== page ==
A Wonderful Paraphrase

Years ago some one sent me this wonderful paraphrase of 1st Corinthians 13. I have found it helpful, not to mention meaningful throughout the years. I shared it with you all during Sunday’s Gospel service and promised I would put it in this weeks eNews. I must say I don’t know who wrote it, but I am grateful for whomever it was that did.



1st Corinthians 13

IT DOESN.T MATTER that I talk like a poet
Or sing like an angel:
if I am no good at loving, my life is an empty thing,
all noise, no music.
It doesn’t matter that I know all about religion
and have faith to work miracles:
Without love it gets me nowhere.
Or suppose
I share all the firm’s profits with my employees
And then give away my share to the Third World;
Or even die for a good cause—
if I act without love I might as well not bother.

LOVE MEANS being patient with people,
being kind to them,
and not envying them.
It means not boasting at them,
and not being rude to them.
It means not being selfish,
and not being touchy.
Love does not keep count of some one else’s faults,
or enjoy catching them out;
it prefers to see the best in them.
Love goes on trusting, goes on hoping,
and goes on putting up with things.

When a prophecy comes true, it is done with;
you don’t need it any more.
When a promise is fulfilled,
You don’t need it anymore; you have the fulfillment.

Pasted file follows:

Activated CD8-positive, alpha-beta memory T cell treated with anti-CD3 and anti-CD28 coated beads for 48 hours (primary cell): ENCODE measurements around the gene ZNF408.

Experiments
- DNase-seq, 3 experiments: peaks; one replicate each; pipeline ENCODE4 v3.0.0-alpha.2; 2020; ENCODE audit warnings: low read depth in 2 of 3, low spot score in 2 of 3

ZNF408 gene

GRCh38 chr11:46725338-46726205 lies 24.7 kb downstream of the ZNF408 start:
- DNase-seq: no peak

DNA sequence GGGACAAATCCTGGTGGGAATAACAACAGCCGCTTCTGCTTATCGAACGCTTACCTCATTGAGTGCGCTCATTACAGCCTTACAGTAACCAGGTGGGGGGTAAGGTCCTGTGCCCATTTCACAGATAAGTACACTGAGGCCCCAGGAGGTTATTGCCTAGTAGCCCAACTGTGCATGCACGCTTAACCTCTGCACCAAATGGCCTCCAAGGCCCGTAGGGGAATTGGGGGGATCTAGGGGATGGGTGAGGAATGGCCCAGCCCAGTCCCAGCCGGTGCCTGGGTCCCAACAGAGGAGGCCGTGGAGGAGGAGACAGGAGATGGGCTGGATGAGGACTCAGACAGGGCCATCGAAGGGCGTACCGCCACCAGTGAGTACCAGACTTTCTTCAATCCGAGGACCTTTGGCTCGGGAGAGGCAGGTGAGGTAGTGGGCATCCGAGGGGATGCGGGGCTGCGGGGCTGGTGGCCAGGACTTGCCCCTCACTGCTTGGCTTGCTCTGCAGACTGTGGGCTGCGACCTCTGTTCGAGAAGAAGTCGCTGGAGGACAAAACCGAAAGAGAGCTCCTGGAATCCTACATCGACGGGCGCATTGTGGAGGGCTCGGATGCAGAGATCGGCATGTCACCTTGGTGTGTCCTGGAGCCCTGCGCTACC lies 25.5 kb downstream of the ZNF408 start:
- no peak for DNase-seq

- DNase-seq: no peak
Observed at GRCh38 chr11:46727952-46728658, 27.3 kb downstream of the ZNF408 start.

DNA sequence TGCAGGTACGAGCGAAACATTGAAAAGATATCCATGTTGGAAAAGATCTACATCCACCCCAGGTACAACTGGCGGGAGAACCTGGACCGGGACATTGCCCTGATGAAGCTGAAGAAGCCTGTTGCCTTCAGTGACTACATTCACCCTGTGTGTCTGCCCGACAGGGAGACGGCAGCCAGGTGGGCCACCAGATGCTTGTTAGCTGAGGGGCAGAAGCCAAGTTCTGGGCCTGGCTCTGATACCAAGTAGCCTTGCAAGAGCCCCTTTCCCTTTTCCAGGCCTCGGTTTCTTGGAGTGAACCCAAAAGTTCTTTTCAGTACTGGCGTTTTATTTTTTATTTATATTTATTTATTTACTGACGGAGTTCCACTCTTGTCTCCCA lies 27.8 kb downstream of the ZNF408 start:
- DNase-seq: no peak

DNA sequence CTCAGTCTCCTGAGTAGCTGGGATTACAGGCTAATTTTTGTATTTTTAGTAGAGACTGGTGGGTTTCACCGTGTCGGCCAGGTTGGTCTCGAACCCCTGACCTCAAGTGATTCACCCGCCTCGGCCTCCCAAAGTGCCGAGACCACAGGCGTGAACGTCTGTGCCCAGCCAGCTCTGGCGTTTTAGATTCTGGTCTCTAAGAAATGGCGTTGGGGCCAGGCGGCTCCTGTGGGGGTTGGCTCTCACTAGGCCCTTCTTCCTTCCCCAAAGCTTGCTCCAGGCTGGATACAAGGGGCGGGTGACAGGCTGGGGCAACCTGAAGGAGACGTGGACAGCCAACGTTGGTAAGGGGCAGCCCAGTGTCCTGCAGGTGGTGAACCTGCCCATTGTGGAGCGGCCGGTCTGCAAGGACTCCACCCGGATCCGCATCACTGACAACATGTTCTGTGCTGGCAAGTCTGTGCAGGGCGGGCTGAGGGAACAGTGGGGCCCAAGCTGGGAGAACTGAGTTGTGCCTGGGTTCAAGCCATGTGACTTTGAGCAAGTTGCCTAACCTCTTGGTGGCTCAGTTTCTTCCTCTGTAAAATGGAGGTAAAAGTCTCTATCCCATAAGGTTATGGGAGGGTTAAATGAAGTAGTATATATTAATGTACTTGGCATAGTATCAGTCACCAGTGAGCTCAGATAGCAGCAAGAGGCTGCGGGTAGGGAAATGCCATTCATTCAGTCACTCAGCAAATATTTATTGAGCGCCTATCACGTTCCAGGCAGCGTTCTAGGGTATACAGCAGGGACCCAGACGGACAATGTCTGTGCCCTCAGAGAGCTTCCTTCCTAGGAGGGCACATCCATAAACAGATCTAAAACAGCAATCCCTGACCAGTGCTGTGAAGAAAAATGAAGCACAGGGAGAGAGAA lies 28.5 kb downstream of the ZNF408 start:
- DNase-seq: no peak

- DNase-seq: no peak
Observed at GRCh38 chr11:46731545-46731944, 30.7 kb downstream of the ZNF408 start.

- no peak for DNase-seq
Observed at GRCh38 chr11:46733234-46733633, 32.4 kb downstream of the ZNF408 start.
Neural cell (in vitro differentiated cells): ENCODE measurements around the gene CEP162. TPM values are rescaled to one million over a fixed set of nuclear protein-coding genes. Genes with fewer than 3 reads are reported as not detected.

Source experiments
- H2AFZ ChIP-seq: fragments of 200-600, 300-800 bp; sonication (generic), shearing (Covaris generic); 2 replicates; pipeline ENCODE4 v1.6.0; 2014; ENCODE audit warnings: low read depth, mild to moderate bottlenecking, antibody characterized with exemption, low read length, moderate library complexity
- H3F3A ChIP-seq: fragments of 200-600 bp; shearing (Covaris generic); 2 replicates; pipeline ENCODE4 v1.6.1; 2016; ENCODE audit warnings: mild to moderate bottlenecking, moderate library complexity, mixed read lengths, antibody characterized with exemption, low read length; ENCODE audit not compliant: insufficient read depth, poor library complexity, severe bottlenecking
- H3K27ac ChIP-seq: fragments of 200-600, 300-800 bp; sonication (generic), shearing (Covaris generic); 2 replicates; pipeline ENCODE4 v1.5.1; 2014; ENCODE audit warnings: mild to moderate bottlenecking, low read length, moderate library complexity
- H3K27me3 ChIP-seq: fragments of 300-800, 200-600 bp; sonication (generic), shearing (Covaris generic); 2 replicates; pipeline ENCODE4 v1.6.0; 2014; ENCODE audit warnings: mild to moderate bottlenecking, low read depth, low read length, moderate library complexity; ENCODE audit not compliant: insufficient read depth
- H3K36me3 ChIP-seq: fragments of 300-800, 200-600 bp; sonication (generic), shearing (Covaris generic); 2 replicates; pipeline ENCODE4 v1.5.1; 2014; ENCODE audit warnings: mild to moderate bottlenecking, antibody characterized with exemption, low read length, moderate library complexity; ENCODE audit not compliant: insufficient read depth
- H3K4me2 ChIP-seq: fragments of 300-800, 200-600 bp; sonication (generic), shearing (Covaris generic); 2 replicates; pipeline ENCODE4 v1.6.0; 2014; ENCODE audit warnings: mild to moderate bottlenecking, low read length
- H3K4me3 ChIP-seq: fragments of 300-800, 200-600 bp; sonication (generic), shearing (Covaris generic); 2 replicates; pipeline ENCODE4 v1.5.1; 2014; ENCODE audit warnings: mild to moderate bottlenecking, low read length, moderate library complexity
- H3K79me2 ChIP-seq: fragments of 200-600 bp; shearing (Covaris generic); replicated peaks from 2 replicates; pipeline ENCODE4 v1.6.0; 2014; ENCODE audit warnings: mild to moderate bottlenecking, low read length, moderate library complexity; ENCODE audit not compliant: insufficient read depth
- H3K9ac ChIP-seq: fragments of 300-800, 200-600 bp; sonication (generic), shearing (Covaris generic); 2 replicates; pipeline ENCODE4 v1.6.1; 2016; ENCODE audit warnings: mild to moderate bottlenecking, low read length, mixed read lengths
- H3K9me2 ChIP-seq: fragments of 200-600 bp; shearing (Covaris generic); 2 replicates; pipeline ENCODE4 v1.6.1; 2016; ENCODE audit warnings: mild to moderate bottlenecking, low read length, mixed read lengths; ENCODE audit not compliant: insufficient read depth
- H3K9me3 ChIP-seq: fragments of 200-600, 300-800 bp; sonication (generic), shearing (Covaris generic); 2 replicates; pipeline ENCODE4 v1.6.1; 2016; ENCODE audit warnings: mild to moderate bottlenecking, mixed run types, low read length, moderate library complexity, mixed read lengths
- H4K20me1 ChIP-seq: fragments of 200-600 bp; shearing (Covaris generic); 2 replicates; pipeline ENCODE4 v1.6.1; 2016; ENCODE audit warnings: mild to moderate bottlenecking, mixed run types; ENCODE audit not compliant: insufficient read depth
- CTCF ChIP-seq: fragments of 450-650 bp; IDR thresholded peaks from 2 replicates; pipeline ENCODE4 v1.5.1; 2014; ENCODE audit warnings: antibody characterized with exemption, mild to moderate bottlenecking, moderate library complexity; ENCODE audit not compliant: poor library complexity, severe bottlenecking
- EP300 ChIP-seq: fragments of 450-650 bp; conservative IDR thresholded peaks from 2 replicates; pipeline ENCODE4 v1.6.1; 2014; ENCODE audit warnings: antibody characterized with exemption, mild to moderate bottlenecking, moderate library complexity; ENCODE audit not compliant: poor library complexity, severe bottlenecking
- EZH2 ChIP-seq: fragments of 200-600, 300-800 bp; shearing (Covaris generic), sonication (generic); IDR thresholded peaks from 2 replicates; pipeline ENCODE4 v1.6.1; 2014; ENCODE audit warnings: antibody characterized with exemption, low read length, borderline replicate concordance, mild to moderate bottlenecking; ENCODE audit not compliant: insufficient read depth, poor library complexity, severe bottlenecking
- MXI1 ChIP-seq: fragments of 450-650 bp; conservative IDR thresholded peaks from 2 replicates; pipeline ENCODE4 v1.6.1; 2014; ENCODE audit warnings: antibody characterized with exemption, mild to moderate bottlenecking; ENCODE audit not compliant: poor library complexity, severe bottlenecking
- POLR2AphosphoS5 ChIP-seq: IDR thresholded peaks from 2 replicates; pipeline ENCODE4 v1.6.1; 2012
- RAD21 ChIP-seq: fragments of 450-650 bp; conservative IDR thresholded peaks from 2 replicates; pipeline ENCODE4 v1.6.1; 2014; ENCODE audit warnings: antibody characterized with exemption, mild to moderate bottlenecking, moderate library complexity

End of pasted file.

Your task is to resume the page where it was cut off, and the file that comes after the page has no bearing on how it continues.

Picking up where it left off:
When children grow up they don’t need toys anymore,
they have the real thing;
And someday, somewhere – in heaven perhaps,
we shall have the real thing
which all our human science and art and religion
were pointing to;
and then we shan’t need them any more.
But there will never be a time or a place
at which people don’t need love any more.

LOVE LASTS. Well, there are three things that last;
faith, and hope, and love.
But love lasts the longest.



Being encouraged to take advantage of opportunities is nothing new to us. Ever since we were children, some one has encouraged us to; study, practice, and enrollee… just participate in one thing or another! Often too we hear ourselves say after the fact, “ Gee Wiz! I wish I had done more while I had the opportunity to do so.” Or simply, “I wish I had done that.”

This summer we are offering two opportunities. First the opportunity to worship in a totally different setting – namely outside the church building. Because the setting will be different, the worship will be affected. I will do my best to present a different approach to worship; after all we will be worshipping outside the sanctuary for the next month.

In the old days itinerant ministers used to hold camp meetings in tents, or outside of a traditional building. The worship was alive and enthusiastic with lots of singing. This coming Sunday, July 27th, we will have a gospel hymn sing, complete with a old time testimonial from yours truly, Jarv. During the sermon time I will tell you how and why I am a Christian.

In the following weeks other “outside issues” pertaining to our church will be offered as well. These are worship opportunities you won’t want to miss.